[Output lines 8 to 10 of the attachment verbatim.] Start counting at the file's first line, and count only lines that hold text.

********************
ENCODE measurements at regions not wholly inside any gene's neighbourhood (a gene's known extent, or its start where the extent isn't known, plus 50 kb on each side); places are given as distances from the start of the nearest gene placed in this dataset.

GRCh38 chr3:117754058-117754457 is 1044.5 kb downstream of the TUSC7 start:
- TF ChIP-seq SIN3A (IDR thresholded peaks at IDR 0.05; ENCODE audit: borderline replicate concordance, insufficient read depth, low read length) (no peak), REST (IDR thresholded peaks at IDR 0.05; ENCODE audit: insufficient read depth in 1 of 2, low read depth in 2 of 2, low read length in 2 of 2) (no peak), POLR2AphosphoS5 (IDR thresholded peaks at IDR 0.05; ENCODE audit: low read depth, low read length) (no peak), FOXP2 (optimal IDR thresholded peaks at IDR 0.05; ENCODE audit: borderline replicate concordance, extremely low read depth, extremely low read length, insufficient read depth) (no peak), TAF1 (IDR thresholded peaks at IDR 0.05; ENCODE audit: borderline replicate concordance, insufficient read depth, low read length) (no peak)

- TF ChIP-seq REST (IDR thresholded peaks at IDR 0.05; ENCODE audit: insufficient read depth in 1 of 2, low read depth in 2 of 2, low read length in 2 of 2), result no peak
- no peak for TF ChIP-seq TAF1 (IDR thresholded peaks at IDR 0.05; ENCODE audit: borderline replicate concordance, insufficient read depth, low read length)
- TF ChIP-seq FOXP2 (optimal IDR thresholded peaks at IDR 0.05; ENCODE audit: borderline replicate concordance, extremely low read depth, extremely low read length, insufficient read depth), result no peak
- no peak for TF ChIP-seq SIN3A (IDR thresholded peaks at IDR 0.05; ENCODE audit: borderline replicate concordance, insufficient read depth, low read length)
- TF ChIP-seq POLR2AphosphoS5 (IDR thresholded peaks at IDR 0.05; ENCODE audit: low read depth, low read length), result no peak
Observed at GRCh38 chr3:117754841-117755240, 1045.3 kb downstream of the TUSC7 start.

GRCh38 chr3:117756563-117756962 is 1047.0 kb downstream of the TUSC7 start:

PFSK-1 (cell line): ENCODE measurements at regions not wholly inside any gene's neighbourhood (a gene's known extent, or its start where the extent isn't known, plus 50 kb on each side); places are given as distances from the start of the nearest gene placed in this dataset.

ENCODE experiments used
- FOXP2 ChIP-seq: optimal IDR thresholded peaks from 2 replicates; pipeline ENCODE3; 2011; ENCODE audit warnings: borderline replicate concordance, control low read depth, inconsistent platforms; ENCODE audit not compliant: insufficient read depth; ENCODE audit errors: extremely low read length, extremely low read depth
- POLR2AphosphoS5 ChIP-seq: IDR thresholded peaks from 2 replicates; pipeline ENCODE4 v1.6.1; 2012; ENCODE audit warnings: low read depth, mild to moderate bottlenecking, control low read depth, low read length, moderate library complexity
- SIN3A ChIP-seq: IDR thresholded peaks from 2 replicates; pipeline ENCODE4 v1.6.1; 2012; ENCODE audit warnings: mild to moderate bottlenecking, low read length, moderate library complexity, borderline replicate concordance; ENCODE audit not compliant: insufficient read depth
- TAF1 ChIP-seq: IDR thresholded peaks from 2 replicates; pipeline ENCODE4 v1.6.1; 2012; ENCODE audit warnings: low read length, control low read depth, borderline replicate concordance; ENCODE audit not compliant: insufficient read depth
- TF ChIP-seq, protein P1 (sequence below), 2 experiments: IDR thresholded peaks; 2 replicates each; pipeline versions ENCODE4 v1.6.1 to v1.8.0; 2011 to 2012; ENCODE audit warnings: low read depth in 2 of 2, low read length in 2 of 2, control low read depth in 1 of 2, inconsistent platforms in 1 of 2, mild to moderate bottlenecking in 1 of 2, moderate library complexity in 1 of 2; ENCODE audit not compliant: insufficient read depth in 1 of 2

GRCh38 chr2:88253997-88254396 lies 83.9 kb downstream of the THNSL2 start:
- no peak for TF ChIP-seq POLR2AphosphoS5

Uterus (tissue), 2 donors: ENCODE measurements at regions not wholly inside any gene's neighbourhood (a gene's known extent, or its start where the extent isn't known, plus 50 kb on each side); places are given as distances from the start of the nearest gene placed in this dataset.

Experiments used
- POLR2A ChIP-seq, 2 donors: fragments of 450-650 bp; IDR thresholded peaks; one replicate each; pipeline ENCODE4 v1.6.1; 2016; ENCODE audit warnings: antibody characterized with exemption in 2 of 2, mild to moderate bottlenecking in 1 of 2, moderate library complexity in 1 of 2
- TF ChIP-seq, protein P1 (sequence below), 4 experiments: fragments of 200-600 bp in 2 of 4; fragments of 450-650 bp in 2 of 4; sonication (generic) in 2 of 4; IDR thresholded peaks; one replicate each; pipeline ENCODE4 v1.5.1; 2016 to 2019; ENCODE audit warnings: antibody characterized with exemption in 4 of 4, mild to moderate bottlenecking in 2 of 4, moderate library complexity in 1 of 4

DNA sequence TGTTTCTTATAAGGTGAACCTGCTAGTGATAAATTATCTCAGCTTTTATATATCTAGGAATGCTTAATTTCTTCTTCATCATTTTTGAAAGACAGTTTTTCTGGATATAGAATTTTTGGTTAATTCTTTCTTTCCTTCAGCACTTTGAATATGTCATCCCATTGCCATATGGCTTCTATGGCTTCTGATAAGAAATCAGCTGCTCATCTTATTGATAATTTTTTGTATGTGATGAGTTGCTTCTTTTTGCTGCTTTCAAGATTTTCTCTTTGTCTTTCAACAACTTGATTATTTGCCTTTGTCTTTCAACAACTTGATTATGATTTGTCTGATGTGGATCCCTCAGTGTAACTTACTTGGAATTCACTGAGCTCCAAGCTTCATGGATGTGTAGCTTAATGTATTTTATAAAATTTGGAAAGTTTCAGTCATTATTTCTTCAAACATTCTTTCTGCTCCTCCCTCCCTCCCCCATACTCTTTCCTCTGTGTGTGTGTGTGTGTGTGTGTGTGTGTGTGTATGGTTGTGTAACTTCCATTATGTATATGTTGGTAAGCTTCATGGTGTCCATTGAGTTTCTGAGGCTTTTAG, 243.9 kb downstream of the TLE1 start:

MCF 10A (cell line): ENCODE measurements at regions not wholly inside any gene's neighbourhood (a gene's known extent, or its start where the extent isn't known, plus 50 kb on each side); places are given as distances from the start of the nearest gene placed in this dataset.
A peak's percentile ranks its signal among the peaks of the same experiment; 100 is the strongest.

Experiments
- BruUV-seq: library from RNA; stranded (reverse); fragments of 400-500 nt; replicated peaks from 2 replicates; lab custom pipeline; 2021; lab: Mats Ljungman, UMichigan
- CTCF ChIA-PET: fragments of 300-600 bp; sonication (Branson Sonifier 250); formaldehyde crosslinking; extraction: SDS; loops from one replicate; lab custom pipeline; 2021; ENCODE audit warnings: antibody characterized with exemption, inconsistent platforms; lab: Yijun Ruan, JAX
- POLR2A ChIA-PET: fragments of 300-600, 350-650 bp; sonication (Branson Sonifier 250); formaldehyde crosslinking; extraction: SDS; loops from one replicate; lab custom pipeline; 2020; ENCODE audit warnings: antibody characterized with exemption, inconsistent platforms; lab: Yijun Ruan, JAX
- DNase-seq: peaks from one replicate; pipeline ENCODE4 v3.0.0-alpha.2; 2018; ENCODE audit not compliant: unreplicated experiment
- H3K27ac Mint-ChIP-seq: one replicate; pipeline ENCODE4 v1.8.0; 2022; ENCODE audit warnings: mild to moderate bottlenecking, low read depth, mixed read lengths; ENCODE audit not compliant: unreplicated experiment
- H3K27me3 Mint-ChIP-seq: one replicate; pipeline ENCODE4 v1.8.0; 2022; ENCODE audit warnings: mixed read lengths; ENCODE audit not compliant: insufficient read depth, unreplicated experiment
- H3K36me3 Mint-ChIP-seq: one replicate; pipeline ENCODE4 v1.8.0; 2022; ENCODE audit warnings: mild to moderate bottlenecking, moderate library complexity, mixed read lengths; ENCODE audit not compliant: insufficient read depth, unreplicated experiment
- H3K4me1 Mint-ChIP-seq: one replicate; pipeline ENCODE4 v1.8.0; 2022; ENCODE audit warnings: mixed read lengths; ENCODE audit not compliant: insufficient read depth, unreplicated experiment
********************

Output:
- TF ChIP-seq POLR2AphosphoS5 (IDR thresholded peaks at IDR 0.05; ENCODE audit: low read depth, low read length), result no peak
Observed at GRCh38 chr3:117754841-117755240, 1045.3 kb downstream of the TUSC7 start.

GRCh38 chr3:117756563-117756962 is 1047.0 kb downstream of the TUSC7 start: